The author has been described by News Ltd as an "iconoclast", "Svengali", a pollie's "economist muse", and "pungently accurate". Fairfax says he is a "Renaissance man" and "one of Australia’s most respected analysts." Stephen Koukoulas concludes that he is "85% right", and "would make a great Opposition leader." Terry McCrann claims the author thinks "‘nuance’ is a trendy village in the south of France", but can be "scintillating" when he thinks "clearly". The ACTU reckons he’s "an enigma wrapped in a Bloomberg terminal, wrapped in some apparently well-honed abs."

Monday, November 15, 2010

GMO's Jeremy Grantham reaches out...

So the plot thickens. In an amazing turn of events, it transpires that GMO's Jeremy Grantham just happens to be extremely close friends with a member of my extended family. So I received a call from this individual the other day telling me that Jeremy Grantham had emailed him personally asking about Rismark.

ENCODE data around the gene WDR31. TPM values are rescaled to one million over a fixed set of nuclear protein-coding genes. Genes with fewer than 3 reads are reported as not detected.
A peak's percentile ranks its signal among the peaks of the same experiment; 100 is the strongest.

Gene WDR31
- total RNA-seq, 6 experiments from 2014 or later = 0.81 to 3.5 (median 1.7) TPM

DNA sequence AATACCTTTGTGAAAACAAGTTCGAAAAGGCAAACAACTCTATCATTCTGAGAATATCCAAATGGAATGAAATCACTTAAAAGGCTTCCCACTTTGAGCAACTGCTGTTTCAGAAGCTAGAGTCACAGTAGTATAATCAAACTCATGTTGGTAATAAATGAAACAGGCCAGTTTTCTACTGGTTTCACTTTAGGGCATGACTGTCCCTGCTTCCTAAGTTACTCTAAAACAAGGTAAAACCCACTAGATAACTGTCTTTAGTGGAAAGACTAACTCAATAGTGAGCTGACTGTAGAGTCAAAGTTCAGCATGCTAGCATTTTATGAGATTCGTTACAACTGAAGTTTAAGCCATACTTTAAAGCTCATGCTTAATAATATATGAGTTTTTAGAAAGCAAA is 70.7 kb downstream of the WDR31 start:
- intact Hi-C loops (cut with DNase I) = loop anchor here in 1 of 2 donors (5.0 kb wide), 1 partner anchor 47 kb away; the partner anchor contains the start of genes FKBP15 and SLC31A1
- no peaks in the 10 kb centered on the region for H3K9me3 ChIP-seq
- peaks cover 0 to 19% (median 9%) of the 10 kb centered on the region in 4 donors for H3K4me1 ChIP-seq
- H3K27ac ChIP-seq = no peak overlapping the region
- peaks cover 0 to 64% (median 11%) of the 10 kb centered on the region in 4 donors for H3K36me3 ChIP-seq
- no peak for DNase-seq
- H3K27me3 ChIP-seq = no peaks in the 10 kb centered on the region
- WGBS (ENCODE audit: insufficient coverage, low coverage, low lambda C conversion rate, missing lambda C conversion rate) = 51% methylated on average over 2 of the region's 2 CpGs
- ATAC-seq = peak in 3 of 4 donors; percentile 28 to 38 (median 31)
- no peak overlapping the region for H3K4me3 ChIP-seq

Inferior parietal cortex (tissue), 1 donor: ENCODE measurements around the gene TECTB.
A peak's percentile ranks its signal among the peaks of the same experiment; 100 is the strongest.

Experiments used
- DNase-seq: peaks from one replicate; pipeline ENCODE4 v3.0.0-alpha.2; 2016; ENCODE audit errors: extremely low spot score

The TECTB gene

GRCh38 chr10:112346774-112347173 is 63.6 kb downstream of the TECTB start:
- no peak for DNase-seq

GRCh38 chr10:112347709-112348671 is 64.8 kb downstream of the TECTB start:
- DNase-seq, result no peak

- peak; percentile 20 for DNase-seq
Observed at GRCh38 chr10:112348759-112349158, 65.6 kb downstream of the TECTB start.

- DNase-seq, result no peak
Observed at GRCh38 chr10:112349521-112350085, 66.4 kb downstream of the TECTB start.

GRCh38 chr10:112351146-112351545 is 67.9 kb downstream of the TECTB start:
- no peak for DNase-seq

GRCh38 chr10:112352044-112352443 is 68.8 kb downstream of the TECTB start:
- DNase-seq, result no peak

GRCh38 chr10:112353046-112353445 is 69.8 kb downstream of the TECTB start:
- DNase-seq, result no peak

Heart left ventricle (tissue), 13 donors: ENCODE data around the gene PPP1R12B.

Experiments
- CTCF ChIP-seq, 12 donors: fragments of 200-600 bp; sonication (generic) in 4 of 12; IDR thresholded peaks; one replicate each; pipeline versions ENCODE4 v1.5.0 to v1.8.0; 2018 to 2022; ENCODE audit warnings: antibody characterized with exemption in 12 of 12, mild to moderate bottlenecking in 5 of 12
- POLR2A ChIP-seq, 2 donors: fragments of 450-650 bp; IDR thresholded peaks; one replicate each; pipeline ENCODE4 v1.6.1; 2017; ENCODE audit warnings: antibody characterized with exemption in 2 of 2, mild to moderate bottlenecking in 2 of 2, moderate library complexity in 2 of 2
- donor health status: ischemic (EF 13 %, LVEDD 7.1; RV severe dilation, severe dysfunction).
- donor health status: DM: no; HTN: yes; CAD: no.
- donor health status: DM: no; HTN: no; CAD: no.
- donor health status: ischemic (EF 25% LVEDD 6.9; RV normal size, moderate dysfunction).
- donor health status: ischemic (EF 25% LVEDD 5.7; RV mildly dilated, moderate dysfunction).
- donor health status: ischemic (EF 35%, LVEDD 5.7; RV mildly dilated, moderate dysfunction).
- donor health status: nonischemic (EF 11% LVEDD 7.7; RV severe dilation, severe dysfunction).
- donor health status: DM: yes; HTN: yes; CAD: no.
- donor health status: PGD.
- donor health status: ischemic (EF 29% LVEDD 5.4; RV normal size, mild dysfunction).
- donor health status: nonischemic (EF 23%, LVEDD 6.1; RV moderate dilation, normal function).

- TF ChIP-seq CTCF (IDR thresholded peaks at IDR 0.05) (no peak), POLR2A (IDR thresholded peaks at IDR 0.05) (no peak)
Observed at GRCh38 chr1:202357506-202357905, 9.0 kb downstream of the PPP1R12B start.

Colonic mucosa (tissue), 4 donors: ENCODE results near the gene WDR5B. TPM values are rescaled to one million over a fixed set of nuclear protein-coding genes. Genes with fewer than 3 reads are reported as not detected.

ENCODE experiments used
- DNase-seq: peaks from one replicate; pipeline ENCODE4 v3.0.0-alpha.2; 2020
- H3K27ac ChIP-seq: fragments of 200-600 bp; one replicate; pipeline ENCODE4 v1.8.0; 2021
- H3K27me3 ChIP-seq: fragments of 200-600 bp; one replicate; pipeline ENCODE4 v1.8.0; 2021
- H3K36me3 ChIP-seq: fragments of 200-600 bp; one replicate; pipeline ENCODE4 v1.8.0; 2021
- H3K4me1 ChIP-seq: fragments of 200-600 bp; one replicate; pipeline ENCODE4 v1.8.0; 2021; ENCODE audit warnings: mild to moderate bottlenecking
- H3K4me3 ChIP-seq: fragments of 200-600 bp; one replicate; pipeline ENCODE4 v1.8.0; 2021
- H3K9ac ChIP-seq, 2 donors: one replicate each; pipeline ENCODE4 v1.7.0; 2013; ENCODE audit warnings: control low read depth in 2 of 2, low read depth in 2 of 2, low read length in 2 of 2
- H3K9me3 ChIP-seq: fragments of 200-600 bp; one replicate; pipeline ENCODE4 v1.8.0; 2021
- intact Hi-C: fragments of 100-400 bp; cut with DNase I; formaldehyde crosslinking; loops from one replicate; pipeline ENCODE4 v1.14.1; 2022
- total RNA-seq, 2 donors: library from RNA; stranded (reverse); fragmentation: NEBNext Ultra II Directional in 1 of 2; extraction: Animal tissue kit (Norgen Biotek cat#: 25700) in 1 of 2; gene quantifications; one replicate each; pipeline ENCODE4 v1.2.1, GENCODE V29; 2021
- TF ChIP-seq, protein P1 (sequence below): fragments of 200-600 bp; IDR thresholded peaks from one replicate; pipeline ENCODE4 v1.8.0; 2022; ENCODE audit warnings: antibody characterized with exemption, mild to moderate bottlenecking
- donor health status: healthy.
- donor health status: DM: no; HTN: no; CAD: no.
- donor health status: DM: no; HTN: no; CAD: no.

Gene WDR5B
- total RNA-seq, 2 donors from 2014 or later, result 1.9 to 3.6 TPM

Separately (but presumably on a closely related note), GMO have written to me directly asking for a copy of our dwelling price-to-income ratio data. I have, of course, supplied it to them, and independent analysis that arrives at the same conclusions from the RBA and Westpac (I could have also given them Goldman, UBS, ANZ, and CBA analysis, but did not bother).

I am guessing that GMO is getting a little bit nervous about being held to account on their 7.5x dwelling price-to-income ratio claims, which is way above the RBA's estimate of a tad under 4.5x, which in turn coincides with Rismark's finding of 4.6x (see middle panel of chart below).

Nevertheless, I am sure that GMO carried out very detailed analysis before making their extraordinarily strong statements about the Australian housing market being the mother-of-all-bubbles and 42% overvalued based on their dwelling price-to-income ratio. This hopefully means that they will still be prepared to put their money where their mouths have frequently been, and back the predictions they have communicated to the global investment community; that is, I trust that they are happy to short our national house price index to the tune of $100 million over the next three years.